The Restoration of the monarchy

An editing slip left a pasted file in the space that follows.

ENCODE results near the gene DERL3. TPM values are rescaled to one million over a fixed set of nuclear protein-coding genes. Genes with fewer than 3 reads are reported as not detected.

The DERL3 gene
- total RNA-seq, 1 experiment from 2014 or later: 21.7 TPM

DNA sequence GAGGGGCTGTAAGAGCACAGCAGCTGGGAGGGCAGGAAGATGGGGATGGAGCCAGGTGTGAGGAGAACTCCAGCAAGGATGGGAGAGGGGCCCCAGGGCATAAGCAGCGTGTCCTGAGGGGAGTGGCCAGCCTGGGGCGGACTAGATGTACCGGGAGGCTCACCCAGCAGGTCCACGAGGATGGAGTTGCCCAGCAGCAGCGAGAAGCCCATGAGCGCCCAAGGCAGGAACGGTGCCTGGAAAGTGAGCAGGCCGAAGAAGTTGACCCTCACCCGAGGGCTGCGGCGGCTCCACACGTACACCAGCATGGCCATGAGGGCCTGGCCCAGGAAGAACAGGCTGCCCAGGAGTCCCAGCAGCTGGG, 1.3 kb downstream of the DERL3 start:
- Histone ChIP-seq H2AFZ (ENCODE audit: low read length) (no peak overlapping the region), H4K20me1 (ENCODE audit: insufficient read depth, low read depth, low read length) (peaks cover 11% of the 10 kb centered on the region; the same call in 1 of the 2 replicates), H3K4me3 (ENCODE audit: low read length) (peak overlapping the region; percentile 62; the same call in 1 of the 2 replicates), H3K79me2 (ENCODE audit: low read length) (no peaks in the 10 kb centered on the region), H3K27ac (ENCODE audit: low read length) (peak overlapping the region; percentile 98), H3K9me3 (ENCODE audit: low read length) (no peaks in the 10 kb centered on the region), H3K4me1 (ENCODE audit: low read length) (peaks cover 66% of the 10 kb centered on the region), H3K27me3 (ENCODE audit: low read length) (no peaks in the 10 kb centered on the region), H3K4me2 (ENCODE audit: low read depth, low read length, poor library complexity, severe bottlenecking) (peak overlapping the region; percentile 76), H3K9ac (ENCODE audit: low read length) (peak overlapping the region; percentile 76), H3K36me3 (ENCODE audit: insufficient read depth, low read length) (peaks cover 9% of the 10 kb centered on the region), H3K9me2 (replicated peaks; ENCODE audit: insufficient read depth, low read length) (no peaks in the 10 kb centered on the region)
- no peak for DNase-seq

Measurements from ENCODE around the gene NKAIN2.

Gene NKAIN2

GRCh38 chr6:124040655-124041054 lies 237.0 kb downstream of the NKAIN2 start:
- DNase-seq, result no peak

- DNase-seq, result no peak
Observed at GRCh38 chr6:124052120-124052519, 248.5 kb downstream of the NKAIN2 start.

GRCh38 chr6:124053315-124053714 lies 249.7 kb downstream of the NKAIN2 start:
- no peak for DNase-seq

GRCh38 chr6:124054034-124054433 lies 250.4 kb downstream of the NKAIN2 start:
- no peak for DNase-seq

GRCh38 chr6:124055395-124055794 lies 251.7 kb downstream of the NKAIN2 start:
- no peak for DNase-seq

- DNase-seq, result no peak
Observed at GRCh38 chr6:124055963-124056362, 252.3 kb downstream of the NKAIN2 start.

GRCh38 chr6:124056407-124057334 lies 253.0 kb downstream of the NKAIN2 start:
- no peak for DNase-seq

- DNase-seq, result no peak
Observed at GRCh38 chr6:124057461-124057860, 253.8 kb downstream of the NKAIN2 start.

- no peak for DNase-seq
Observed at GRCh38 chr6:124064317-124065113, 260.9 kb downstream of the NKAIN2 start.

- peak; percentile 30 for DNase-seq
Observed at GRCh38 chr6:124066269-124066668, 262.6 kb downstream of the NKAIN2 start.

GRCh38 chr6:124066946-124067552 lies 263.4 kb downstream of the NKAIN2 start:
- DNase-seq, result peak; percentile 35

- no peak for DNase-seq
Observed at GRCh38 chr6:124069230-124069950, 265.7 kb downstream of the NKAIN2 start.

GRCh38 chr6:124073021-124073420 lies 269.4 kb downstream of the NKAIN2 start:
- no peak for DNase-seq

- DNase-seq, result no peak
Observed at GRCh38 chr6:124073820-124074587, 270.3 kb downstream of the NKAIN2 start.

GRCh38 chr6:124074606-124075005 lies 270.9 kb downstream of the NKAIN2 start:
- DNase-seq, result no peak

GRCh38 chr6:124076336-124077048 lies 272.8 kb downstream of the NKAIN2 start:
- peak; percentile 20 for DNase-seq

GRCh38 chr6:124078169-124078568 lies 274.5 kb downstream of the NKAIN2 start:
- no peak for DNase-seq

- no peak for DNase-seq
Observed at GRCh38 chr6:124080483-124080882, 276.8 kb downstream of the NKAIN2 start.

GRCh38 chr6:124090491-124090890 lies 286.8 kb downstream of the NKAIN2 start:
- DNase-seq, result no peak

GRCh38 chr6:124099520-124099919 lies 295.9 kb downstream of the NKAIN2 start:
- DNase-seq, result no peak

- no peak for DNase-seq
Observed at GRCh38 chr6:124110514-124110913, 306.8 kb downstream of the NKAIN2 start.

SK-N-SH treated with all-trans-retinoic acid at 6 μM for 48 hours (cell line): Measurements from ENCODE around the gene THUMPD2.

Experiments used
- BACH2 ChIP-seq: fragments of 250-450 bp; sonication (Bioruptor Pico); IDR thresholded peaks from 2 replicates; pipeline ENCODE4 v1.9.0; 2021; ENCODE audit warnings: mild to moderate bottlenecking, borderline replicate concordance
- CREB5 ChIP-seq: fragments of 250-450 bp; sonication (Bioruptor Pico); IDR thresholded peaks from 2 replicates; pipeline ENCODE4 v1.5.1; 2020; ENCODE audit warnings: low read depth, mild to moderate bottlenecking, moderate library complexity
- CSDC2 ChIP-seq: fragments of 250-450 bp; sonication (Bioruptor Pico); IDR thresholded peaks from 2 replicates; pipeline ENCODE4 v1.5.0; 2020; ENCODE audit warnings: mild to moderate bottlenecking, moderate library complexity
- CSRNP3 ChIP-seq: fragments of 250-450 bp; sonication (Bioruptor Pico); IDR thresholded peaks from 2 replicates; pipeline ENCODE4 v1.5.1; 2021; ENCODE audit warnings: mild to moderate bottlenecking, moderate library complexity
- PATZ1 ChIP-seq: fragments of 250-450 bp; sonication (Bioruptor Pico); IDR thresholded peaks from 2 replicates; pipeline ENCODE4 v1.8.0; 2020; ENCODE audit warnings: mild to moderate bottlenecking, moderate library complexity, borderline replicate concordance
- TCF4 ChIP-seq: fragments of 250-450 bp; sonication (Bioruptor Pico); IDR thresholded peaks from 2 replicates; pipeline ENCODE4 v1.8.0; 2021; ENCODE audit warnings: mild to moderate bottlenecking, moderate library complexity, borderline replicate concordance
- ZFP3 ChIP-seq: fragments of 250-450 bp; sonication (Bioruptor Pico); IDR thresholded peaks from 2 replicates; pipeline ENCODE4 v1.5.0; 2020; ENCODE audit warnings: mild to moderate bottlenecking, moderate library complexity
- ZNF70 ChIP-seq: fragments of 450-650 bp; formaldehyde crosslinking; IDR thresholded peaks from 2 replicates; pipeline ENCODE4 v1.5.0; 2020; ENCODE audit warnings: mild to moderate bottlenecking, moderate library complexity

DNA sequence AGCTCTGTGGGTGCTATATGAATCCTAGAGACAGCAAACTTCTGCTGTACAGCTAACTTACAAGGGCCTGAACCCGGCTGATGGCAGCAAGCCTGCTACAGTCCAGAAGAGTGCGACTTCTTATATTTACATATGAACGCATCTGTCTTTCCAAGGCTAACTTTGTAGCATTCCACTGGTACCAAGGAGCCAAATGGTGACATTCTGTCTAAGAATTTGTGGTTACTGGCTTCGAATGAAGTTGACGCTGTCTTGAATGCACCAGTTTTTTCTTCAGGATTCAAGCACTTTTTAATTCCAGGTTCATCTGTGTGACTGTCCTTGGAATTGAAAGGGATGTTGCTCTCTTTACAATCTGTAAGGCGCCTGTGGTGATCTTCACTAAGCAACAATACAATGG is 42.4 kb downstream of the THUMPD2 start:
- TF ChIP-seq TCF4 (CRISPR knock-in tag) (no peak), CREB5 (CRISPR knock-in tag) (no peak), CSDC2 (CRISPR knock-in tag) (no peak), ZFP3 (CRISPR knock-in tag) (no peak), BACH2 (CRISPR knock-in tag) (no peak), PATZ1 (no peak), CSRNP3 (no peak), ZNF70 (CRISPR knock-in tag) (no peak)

In 1660 Parliament invited Charles II to return to his kingdom from his exile in France and the republic was over. The Restoration of the monarchy was greeted with relief by most Englishmen, who had felt oppressed in their everyday life by the strict rules of the Puritans. Under the reign of Charles England had a strong French influence (the French aristocracy followed him from France): theatres were re-opened (they remained closed for 10 years) and they became luxurious, comfortable, expensive, elitarian; also Coffee Houses were built, meeting places where people could go to speak about the events of this period. In this period for the first time journals and the newspapers were born (thanks to the printing technology), and a lot of people bought them. Charles II’s court was the most immoral in English history, so when the two catastrophes of the plague ad the Great Fire hit the country, the Puritans interpreted them as God’s punishment for the king’s immorality. London was struck in 1665 by an outbreak of bubonic plague, during which more than 100.000 people died. A year later, a fire destroyed most of the city in four days. Charles II’s brother, James II succeeded him in 1685. He had converted to Catholicism in 1660, and his attempts to give civic equality to Roman Catholic and Protestant dissenters led to conflict with Parliament. In 1688, James’s second wife, Mary of Modena, gave birth to a son. Fearing that a Catholic succession was now assured, a group of Protestants nobles appealed to William of Orange. In November, William landed with an army in Devon, while Mary established as joint monarchs in 1689. The reign of William II and Mary II was a time of economic progress for England; London was becoming the financial capital of the world and the Bill of Rights in 1689, which prevented the king from raising taxes or keeping an army without the agreement of Parliament, represented the victory of a parliamentary, or constitutional monarchy.